Much of this is due to the fact that the very concept of social order in Japan has, at its roots, the Confucian theory which became part of the prevailing Chinese influence on cultural changes that affected Japan in the sixth Century. Confucianism preaches harmony between heaven and earth, humans and nature, via an acceptance of one’s role within a given society and the promotion of social order by proper behavior. It’s why the Japanese find a lack of behavior or conduct unbecoming of someone’s position within a hierarchy to be so awkward.

In Japan, order within companies and organisations is often referred to as “diffuse order,” because responsibility is collective precisely due to this group decision making. The leader of the group is as much part of the group as his apparent subordinates and this is a key factor in weakening the concept of leadership as we might think of it. Leadership in this sense does not call for strong and forceful management and instinctive decision-making, but for tact and sensitivity. A mixture of Giri (duty) and Ninjo (compassion) are the hallmarks of a good leader in Japanese businesses.

And yet, in spite of the collective decision-making and diffuse order, leaders are still expected to assume responsibility for any shortfallings of the group. Even if they have had no direct involvement in the unfolding situation, they may still be required by convention to resign their position should the failure be great enough to merit such.

One wonders how long Arai-San can hold on.

But one must also question the actions of certain individuals within the hierarchy and the role they are playing. In particular, Fernando Alonso.

Alonso himself has claimed many times to be a student of Japanese teachings, in particular Bushido, the way of the warrior, and has stated that he is inspired by Hagakure, Yamamoto Tsunetomo’s 18th Century spiritual guide for the warrior.

Bushido itself is the code of the Samurai, and in the Western world is a concept we would most closely align, perhaps, with chivalry. “The way” originated from Samurai moral values and is an unwritten and unspoken code, which had to be mastered in order to become Samurai. It revolves around eight values: those of righteousness, courage, benevolence, respect, sincerity, honour, loyalty and self-control. At least three of which, the two-time world champion let slip during his outbursts in Suzuka.

Fernando Alonso's Samurai Tattoo c/o twitter @alo_oficial

Fernando Alonso’s Samurai Tattoo
c/o twitter @alo_oficial

Alonso has a tattoo on his back of an ancient Samurai, and after the Malaysian Grand Prix this year told Marca “My tattoo is a way for me to remember who I am, where I come from and the strength I possess. The Samurai take everything to another level: one must fight, things don’t just happen. It also reminds me of something important that happened to me: the Samurai in the drawing is kneeling, almost in defeat, but always looking up.”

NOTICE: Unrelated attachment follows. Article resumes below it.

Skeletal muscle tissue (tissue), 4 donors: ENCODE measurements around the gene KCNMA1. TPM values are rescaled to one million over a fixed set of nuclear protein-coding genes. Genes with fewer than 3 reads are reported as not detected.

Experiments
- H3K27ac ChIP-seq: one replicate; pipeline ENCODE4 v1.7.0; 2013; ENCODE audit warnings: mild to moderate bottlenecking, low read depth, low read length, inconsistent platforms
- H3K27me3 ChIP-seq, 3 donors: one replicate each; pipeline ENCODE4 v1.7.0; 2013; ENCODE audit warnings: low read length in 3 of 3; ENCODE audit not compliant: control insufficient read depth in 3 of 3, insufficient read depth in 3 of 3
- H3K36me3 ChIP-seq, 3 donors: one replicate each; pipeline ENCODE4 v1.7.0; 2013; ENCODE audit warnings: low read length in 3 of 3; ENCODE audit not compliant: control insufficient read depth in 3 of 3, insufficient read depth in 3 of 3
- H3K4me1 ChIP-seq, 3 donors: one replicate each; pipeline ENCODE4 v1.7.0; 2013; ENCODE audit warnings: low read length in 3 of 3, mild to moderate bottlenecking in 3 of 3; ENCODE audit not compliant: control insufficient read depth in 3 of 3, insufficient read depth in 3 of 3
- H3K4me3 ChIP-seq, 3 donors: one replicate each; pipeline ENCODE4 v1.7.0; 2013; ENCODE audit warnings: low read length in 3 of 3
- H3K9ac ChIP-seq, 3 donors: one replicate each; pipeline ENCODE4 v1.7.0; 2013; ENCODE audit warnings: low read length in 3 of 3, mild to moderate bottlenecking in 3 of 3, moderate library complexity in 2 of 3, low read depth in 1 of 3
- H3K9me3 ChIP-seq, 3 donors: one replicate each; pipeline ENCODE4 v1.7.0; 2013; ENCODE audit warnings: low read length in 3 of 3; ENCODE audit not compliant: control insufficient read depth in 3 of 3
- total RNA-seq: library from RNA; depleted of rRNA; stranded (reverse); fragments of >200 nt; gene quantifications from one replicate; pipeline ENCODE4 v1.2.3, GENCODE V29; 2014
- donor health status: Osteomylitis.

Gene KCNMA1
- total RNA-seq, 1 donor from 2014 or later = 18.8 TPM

The Hagakure, the teachings upon which Alonso claims his tattoo is based, provide many transferable passages which the Spaniard might do well to remember in his current difficulties. Maybe one of the most relevant is the following:

“There is something to be learned from the rainstorm. When meeting with a sudden shower, you try not to get wet and run quickly along the road. But doing such things as passing under the eaves of houses, you still get wet. When you are resolved from the beginning, you will not be perplexed, though you will still get the same soaking. This understanding extends to everything.”

Walking through the rain Japanese Grand Prix 2015 James Moy Photography

Walking through the rain
Japanese Grand Prix 2015
James Moy Photography

Is Alonso, then, a Samurai as he might like to think? His public outbursts of late are not the actions of the chivalrous warrior under Bushido. What, then, is he? A Shinobi? Certainly his actions in the spygate scandal of 2007 would lend themselves to those of the covert assassins of Japan’s feudal age.

Perhaps, a Ronin. A Samurai with no lord or master. With Flavio Briatore banned from the sport, is Alonso a warrior forced to walk alone due to the shame placed upon his former master and as such, an aimless, wandering sword for hire? Is his path one of an avenger as the Japanese legend of the 47 Ronin? Or has his public admonishment of his superiors disgraced him enough to lead him to walk the path of the vagrant and become Ronin by his own actions?

The Hagakure states that “it is unthinkable to be disturbed at something like being a Ronin. People used to say, ‘If one has not been a Ronin at least seven times, he will not be a true retainer (Samurai.) Seven times down, eight times up.”

Perhaps this is the line Alonso cares to treat most favourably of the teachings contained within the pages of Hagakure. For that, he may like to think of himself as Samurai. But for his courage, he seemingly falls short.

Perhaps that’s why the team needed Jenson Button on board again in 2016. As the 2009 world champion stated after the Japanese Grand Prix, he felt “like a Samurai warrior without his armour and sword.”

Defenceless, perhaps. But honorable.

Jenson Button Japanese Grand Prix 2015 James Moy Photography

Jenson Button
Japanese Grand Prix 2015
James Moy Photography


The following was written as a comment on Reddit by Santiago Paz, who alerted me to his words via twitter. I really loved the continuation of the theme, and so I include them here for everyone to enjoy:

“I come from a city in Peru called Arequipa, which lies right next to a volcano. And we say “not in vain, we are born at the feet of a volcano”. We are strong headed and short tempered. And that costs us a lot, sometimes. Nando has the raw will to come through all dificulties. But his hot head plays against him sometimes. In this case I belive that he is voicing his thoughts on the radio to bring shame to Honda on purpose. Because he wants them to see that the current version of the approach is dead wrong. Because maybe he knows that the current management is doing things WRONG. And due to the corporate culture, no one below Arai can question that. So the only one who can stand up and fight for those unable to voice her concerns is NANDO. So he’s doing what we can, without angering Ron or his fans. The weak spot in this is that we all know that he only wants to win, as any other F1 driver. So thinking he’s being the defender of those who can’t talk is a bit romantic. But I like to think that, much like a certain type of Ronin, he brings shame to himself, in order to do right to others around him. Truly honorable”